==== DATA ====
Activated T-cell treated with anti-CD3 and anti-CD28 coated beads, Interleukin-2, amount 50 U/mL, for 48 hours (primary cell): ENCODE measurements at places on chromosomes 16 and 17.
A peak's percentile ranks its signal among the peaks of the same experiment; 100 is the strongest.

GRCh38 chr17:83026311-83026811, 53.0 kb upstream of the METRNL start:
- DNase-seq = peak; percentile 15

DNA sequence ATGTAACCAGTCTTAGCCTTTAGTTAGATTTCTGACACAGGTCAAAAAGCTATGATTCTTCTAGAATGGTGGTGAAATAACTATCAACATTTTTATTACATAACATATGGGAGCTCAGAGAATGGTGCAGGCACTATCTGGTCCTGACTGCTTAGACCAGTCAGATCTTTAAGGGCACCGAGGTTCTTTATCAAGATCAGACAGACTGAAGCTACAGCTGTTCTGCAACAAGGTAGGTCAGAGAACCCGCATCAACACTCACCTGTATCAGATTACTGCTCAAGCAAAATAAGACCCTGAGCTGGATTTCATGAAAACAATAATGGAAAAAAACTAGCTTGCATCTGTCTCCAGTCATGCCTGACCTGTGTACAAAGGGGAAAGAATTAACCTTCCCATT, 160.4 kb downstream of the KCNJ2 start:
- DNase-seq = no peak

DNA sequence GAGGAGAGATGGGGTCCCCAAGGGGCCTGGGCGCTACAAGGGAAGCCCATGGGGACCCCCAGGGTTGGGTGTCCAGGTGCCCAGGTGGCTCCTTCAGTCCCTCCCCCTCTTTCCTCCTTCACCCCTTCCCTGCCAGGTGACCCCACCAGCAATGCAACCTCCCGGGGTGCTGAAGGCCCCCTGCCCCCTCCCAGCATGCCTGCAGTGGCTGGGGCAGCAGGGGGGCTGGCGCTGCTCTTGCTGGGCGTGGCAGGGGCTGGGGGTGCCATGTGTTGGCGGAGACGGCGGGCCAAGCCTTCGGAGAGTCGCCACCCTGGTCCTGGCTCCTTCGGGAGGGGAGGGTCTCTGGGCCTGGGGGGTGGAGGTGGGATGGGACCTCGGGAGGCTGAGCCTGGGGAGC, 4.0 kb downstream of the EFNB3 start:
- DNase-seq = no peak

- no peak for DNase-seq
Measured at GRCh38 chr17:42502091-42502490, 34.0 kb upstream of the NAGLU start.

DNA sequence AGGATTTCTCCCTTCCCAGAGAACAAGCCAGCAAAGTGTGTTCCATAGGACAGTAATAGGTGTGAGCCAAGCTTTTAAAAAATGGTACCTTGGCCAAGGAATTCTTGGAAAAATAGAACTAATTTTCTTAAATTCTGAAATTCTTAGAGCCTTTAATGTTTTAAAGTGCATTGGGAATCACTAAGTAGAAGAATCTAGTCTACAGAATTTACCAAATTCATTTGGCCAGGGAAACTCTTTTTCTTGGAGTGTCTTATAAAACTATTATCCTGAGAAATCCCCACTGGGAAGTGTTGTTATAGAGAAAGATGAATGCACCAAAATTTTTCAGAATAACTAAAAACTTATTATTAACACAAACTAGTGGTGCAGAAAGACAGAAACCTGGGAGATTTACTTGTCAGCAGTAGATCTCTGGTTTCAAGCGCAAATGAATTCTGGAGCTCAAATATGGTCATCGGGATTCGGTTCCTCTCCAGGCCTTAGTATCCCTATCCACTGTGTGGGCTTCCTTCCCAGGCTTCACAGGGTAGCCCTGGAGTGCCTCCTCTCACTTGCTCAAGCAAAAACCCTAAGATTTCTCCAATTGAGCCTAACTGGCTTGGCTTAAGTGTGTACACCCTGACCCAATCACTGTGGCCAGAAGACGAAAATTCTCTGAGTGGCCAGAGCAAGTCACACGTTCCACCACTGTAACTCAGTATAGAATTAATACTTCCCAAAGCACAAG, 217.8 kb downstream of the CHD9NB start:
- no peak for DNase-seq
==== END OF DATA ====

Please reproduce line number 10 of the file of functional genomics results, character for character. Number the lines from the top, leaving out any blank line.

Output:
Measured at GRCh38 chr17:42502091-42502490, 34.0 kb upstream of the NAGLU start.